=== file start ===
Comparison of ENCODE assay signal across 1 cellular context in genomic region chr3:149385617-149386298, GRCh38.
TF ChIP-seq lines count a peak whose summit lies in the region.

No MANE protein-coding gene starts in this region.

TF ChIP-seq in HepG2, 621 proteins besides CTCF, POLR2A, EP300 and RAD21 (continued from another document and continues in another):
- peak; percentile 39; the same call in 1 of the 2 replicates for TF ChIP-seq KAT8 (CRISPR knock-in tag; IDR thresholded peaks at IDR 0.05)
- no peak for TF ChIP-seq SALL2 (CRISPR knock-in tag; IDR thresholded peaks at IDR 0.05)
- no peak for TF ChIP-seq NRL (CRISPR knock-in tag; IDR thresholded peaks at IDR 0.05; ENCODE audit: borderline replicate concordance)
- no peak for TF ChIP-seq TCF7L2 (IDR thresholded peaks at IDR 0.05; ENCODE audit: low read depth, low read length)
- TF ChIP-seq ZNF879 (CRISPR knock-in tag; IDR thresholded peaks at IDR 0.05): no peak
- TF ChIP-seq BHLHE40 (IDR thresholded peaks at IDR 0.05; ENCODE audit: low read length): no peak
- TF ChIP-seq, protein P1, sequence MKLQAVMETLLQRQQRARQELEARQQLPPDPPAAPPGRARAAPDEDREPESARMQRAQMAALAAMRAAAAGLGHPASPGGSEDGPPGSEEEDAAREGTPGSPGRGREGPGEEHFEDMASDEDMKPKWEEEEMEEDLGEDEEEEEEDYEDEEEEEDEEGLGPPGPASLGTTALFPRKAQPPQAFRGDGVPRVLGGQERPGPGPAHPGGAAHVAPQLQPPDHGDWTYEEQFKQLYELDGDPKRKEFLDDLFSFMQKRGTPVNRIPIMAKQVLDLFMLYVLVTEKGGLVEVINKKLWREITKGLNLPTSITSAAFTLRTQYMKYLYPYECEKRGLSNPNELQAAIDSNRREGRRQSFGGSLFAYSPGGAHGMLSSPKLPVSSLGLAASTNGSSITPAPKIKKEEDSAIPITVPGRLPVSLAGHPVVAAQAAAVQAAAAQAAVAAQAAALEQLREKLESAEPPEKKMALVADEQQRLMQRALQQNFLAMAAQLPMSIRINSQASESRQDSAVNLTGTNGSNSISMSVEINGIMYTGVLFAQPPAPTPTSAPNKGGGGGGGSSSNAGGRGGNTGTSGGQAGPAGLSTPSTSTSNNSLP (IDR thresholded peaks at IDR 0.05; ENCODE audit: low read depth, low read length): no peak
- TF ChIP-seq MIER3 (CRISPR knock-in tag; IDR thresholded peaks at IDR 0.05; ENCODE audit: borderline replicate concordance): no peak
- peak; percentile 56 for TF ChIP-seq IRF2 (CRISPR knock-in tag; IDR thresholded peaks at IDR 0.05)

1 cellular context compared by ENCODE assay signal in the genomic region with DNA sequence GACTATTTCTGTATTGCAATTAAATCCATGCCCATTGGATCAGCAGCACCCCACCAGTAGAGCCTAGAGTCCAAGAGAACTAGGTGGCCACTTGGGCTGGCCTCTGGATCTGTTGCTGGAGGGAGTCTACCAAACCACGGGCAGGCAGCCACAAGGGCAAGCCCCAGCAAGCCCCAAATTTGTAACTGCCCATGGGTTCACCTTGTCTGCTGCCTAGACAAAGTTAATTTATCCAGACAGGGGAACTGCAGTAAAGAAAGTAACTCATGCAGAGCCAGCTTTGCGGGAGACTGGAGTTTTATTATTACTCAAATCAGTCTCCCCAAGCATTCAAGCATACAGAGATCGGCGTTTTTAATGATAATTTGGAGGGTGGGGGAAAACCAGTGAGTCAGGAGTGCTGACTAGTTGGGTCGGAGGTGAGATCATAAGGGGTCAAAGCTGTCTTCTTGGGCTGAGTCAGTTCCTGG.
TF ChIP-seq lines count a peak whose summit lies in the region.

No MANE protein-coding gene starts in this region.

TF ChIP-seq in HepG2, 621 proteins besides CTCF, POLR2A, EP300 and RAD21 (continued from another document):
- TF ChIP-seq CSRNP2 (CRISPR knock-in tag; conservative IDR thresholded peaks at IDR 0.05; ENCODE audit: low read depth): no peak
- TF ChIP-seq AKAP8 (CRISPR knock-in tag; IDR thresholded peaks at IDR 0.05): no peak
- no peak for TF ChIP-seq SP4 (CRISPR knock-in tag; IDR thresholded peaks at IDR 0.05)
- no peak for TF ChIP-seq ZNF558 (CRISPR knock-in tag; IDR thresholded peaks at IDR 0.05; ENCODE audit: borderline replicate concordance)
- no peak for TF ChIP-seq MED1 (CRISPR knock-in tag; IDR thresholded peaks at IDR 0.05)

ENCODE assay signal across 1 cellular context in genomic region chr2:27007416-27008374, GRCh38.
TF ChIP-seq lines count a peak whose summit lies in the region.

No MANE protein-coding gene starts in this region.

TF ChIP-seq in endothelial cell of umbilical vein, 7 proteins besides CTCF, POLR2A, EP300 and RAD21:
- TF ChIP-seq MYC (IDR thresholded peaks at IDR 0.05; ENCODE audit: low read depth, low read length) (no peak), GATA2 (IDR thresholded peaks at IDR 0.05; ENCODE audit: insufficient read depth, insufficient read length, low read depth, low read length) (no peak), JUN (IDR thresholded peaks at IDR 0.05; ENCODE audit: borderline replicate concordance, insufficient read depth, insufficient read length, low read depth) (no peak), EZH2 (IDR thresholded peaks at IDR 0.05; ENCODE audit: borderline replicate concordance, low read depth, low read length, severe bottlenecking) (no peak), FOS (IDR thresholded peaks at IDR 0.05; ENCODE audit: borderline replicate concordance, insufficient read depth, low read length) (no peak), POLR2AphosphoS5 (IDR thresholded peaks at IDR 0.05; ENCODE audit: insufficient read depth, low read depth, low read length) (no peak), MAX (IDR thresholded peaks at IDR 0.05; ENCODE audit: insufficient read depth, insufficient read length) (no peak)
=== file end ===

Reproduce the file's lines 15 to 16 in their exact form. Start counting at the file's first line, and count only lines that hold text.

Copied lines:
TF ChIP-seq lines count a peak whose summit lies in the region.

No MANE protein-coding gene starts in this region.